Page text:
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J Cardiothorac Vasc Anesth. 1998 Jun;12(3):288-94.

Cardiac troponin I in diagnosis of perioperative myocardial infarction after cardiac surgery.

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Department of Cardiac Surgery and Anesthesiology, Centre Hospitalo-Universitaire Bichat-Claude Bernard, Assistance Publique Hôpitaux de Paris, France.



The diagnosis of perioperative myocardial infarction (PMI) after cardiac surgery remains an important issue. The present study was designed to determine the relevance of the measurement of serum cardiac troponin I (cTnI, a biochemical marker with high cardiospecificity. Therefore, cTnI was compared with creatine kinase-MB (CK-MB) mass and to the other classical signs of myocardial infarction after cardiac surgery.


A prospective study.


A university hospital.


Forty-one patients undergoing coronary artery bypass grafting (CABG) (n = 17) or valvular replacement (n = 24). These patients were separated into three groups according to postoperative complications: group 1, Q-wave PMI (n = 5); group 2, nonspecific changes (non-Q wave) on the electrocardiogram (ECG) and/or need of inotropic support (n = 12); group 3, no postoperative complication (n = 24).


Postoperative follow-up consisted of serial determination of different biochemical markers (CK, CK-MB, cTnI), ECGs, and echocardiography. Blood samples were drawn before (H0) and 3 (H3), 12 (H12), 20 (H20), 24 (H24), and 48 (H48) hours after the onset of cardiopulmonary bypass (CPB).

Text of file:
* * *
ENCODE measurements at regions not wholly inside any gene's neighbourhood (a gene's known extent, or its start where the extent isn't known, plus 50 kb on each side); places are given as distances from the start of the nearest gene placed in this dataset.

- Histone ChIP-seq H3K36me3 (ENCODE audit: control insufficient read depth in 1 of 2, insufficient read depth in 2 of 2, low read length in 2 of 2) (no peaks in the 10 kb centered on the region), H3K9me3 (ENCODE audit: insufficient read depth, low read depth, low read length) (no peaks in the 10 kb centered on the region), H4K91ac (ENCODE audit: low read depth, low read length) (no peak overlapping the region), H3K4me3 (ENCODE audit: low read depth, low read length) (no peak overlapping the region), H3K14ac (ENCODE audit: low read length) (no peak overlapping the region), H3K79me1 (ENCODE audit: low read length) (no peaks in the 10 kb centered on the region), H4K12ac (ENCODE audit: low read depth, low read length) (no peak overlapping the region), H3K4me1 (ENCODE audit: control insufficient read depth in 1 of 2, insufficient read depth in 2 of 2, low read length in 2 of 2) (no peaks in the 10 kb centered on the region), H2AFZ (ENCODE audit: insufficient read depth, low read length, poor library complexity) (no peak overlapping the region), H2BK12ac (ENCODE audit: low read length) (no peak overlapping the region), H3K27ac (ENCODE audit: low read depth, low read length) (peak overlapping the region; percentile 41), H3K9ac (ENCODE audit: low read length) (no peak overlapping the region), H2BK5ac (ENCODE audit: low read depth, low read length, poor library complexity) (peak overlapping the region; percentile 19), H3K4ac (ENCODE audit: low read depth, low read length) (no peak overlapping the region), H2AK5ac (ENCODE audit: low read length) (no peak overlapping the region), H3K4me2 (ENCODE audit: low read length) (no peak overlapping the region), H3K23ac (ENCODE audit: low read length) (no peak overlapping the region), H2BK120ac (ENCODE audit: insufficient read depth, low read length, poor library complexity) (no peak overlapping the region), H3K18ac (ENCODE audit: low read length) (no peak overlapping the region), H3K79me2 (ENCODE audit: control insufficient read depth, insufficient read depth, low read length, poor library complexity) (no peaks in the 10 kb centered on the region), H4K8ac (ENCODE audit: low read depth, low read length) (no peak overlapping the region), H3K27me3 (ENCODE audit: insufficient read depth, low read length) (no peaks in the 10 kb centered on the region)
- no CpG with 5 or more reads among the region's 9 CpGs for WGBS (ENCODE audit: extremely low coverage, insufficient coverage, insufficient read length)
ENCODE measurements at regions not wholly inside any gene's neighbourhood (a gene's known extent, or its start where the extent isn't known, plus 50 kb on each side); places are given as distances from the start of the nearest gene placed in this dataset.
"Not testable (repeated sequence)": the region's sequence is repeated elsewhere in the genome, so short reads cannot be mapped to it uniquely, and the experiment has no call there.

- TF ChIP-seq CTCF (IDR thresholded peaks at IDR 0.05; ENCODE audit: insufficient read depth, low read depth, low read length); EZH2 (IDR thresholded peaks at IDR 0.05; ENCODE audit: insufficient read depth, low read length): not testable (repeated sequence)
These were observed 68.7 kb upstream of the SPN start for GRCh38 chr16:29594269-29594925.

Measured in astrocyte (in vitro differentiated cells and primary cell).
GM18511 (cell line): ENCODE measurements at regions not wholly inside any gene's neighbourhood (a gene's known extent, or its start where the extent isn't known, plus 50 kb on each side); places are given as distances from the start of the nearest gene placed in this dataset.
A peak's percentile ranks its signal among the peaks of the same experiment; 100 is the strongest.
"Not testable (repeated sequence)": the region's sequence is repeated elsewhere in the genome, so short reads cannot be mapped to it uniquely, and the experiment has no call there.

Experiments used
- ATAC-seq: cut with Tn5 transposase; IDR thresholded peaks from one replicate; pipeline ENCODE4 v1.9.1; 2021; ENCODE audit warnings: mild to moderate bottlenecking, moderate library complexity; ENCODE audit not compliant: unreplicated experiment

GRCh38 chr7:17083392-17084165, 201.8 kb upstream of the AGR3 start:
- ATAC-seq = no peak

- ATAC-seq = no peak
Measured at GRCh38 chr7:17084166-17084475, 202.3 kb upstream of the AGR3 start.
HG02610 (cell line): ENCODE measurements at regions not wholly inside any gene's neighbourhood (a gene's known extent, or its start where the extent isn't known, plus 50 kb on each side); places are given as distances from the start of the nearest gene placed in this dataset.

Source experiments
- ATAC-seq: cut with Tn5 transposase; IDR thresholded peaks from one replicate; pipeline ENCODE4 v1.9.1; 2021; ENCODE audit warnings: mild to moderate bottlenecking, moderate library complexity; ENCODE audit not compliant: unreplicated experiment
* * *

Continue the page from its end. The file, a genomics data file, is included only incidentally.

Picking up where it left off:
In all patients in group 3, CK-MB and cTnI concentrations increased, and peaked at H12 after CPB (13.4 +/- 7.7 and 7.1 +/- 4.1 micrograms/L for CK-MB and cTnI, respectively). In group 1, cTnI concentrations were significantly higher than in group 3 from H12 until H48 (p < 0.002), peaked later (H24; 59.0 +/- 38.8 micrograms/L), and remained in plateau. In group 2, cTnI peak concentrations were significantly different than in groups 1 and 3 (26.2 +/- 14.8 micrograms/L) and occurred at H24 (as in patients with Q-wave PMI).


A cTnI concentration less than 15 micrograms/L (mean + 2 standard deviations [SDs] of peak cTnI in group 3) within 24 to 48 hours after cardiac surgery is highly suggestive of the absence of perioperative myocardial necrosis. Because of its higher cardiospecificity than CK-MB mass, and its prolonged release after myocardial necrosis, cTnI might be a useful tool in the diagnosis of PMI after cardiac surgery.

[Indexed for MEDLINE]

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